“We’re going to break for lunch before starting back up at 12:45,” the woman making the announcements calls as the students are ushered out the door to the cafeteria.

“You’re going to apologize to Mr. King and sit with him for lunch to assure him that our school is not disgraceful,” Principal Newell says.

“Anything but that,” I beg.

“You can be gently let go?” he suggests.

I grimace at him because while I’m aware he can’t fire me for simply accidentally saying “fuck” in front of sophomores, he can make my life miserable. “I would absolutely love to sit with Mr. King and tell him all about our wonderful school.”

With the principal appeased, I head for the food line. The guests and the teachers not tasked with making sure the students don’t start a riot all get to eat together and are served in a room separate from the students, which means that I can’t even let myself get distracted by them. I stand in line and grab my tray before turning to face the room packed full of people.

With my bottle of water in hand, I discreetly pull out a baggie of pills that I carry in my wallet for moments like this. Grabbing one of the anti-anxiety pills, I turn away from the crowd and pop it into my mouth before washing it down. I’m not actually an anxious person, but I found the pills made my gift dull and made the godawful threads of fate bullshit disappear. Of course, it doesn’t work immediately, so for now, I must suffer as I sit with the enemy.

I don’t even have to look for Bishop, I can simply follow the red and black strings that intertwine with each other like some sick joke. They stretch across the room, past other threads that I can simply ignore as I pass through them, and over to the table where he’s sitting surrounded by people. Bishop has always been able to grab the attention of others, which is a good thing for me because right now, it means that there’s absolutely no room for me at the table.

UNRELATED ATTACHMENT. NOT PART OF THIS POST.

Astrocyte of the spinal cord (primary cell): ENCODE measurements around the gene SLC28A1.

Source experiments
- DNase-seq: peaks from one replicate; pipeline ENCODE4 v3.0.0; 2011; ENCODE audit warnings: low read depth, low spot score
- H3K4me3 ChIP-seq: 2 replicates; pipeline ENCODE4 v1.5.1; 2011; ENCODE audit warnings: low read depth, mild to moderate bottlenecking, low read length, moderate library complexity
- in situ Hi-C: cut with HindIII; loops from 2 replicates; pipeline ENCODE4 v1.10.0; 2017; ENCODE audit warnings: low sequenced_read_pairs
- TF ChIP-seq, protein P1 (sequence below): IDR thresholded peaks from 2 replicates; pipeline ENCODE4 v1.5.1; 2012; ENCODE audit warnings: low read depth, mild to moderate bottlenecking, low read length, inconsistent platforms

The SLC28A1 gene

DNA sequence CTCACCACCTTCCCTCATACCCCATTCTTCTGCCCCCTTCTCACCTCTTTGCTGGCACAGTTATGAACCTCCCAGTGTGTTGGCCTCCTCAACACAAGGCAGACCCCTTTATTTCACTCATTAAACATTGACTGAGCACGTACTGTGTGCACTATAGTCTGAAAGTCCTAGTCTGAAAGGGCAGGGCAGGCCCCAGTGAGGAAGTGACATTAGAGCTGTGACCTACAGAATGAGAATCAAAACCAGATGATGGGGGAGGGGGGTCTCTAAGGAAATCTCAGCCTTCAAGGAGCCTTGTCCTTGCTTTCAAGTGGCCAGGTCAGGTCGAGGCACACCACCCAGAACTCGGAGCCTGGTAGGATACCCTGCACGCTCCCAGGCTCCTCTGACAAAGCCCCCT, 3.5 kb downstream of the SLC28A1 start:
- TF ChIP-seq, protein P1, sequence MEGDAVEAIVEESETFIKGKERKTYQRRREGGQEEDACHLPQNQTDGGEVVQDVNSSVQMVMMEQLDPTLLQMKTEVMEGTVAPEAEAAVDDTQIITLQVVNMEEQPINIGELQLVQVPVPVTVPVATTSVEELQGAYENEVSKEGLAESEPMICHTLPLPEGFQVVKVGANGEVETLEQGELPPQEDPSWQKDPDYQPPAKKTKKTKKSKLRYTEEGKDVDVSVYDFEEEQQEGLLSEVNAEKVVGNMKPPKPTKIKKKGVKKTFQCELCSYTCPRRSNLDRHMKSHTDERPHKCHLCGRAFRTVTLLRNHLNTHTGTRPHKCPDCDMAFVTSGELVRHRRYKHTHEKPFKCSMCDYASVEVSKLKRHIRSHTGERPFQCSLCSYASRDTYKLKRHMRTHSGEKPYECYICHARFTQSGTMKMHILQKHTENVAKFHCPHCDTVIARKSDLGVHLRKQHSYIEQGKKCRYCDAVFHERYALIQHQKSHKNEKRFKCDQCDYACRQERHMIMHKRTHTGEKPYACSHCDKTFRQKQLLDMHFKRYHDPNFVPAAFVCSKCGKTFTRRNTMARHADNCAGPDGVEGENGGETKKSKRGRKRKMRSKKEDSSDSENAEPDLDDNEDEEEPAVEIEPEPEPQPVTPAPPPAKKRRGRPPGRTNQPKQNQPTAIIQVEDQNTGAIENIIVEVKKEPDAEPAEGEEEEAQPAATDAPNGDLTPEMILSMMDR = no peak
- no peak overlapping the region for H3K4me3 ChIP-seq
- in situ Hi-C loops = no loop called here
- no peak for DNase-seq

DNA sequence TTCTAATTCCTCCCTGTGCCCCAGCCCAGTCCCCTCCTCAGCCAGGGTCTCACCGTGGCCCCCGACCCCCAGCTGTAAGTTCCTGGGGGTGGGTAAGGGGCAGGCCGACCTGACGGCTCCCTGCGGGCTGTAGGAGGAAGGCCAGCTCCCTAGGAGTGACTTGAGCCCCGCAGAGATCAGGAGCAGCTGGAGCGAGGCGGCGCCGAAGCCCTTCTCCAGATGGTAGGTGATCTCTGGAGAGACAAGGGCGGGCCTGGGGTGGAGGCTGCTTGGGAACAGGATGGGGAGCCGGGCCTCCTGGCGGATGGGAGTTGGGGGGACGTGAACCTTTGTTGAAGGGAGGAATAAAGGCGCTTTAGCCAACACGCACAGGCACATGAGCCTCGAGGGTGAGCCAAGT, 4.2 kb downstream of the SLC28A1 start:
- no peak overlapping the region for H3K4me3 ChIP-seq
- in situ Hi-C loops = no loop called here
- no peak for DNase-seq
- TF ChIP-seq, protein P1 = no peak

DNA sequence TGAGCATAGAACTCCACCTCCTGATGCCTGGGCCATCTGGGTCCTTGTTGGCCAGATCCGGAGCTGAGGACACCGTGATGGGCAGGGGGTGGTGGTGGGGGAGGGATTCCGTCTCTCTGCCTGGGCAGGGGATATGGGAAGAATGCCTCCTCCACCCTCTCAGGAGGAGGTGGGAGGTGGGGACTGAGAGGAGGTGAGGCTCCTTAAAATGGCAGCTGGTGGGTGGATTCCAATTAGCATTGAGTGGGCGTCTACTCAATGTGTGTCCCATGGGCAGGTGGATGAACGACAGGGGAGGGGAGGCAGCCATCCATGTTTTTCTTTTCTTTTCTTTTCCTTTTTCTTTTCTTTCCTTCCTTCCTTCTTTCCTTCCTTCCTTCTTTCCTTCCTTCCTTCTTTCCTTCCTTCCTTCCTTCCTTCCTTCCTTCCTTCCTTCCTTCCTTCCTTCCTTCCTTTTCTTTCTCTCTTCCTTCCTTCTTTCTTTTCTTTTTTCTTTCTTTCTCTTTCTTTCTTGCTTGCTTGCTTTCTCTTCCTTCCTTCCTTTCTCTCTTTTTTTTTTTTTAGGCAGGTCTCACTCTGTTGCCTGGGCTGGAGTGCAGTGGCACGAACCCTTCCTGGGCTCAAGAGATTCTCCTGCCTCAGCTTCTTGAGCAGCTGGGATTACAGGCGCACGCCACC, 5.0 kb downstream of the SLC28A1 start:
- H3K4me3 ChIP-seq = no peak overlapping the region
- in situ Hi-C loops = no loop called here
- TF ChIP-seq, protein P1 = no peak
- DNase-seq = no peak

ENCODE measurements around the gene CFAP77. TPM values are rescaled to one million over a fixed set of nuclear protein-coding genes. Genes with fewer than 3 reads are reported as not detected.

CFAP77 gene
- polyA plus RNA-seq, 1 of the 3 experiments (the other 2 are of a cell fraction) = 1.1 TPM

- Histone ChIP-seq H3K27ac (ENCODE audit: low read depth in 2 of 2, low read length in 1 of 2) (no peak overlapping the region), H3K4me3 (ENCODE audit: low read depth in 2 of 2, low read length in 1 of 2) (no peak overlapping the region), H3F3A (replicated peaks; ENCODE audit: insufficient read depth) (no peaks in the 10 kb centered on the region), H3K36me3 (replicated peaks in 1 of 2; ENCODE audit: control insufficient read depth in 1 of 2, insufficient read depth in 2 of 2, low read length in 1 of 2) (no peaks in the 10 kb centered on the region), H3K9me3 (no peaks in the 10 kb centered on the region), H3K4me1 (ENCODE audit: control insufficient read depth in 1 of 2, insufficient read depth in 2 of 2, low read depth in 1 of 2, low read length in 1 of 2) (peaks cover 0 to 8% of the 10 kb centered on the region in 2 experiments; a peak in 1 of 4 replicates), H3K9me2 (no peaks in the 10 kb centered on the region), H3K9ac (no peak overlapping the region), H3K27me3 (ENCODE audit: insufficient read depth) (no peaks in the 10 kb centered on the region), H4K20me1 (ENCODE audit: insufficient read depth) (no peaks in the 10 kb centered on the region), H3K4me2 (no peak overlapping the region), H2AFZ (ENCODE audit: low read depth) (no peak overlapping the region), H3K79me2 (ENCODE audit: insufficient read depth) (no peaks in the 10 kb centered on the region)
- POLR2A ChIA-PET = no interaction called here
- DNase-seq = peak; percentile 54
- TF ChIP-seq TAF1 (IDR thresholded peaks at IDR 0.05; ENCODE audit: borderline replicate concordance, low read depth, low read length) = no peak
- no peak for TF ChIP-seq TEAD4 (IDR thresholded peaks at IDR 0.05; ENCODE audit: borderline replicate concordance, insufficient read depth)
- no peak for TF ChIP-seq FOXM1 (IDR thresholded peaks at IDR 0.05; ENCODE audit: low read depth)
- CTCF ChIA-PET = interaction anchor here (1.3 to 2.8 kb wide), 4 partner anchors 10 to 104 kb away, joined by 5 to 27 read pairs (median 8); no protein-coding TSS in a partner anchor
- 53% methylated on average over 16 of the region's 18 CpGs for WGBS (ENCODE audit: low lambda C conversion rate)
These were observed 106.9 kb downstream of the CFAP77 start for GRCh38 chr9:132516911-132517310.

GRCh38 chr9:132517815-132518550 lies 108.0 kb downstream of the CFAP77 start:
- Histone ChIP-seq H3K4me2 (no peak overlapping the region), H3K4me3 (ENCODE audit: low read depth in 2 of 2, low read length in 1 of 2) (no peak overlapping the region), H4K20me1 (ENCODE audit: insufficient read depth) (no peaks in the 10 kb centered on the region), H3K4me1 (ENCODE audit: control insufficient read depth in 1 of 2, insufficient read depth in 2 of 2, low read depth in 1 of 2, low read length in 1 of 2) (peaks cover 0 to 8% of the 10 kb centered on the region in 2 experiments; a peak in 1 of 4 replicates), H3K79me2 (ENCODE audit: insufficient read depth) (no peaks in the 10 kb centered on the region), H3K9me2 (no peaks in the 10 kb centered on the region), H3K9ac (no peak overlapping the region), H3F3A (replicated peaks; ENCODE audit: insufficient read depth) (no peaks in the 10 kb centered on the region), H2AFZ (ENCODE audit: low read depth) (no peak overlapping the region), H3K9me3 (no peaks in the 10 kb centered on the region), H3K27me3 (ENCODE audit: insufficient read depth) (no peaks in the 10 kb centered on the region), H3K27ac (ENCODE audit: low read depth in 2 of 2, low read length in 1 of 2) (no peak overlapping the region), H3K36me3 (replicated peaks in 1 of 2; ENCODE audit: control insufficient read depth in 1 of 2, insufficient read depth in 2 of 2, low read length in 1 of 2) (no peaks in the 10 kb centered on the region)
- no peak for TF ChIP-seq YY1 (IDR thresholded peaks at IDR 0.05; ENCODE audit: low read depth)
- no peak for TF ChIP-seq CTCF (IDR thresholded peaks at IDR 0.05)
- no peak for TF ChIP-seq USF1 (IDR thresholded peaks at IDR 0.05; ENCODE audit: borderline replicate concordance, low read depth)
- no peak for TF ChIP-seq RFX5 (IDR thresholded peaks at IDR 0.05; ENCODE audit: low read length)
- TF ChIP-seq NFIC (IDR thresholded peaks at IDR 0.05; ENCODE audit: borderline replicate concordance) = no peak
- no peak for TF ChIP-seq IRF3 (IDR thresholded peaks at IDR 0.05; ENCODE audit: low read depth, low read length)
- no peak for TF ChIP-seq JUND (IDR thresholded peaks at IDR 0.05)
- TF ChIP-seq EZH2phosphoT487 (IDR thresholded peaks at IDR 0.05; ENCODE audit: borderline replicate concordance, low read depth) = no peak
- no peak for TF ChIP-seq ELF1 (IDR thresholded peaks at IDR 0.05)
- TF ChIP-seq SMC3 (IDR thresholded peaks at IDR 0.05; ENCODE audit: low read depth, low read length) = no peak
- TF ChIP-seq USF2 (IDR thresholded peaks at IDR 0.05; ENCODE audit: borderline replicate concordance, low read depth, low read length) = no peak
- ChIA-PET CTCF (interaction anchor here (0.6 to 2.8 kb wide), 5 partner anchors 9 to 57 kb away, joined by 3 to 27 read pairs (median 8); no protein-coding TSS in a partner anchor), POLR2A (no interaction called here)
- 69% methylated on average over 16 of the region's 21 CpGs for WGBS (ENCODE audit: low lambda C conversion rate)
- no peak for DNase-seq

Bishop looks up at me, immediately catching my eyes and giving me that huge smile. “Alex!”

“Well, I need to get back to my table,” the guy talking to Bishop says as he stands up, leaving me an empty spot right across from Bishop. How generous.

“Have a seat,” Bishop says as he waves to the newly vacated spot. I glance around, hoping someone is breaking their neck to take it from me, but everyone seems quite content where they’re at.

“I’m only sitting because my boss is forcing me to,” I say with a smile. If Principal Newell looked at us now, he’d see us beaming at each other like a couple of weirdos.

“Really? You didn’t miss me?” he asks, voice almost toying, like he wants to get something more out of me.

“Nooooo, not at all. Did you miss me?”

“I actually forgot you even existed! Funny, isn’t it?” he asks, still smiling. I’m starting to wonder how long we have to hold on to these awkward smiles.

“Absolutely hilarious,” I say.

The others seem to realize there’s a bit of… tension between us and stare at us like we’re new entertainment.

I met Bishop when we were both fifteen. But that was a long time ago and it ended up leading to that night. The night that changed the course of the rest of my life.

I used to look up to Bishop. I used to care about him more than anything in the world. It’s interesting how fast things can change.

Bishop had all the right cards growing up. He came from big money with a promising future, while raised by two parents who gave him absolutely anything he ever wanted. He was placed in private schools where he was molded into the perfect student destined for greatness. He had the looks to back him up, and I don’t think he ever went a day without a girlfriend in the two years I knew him.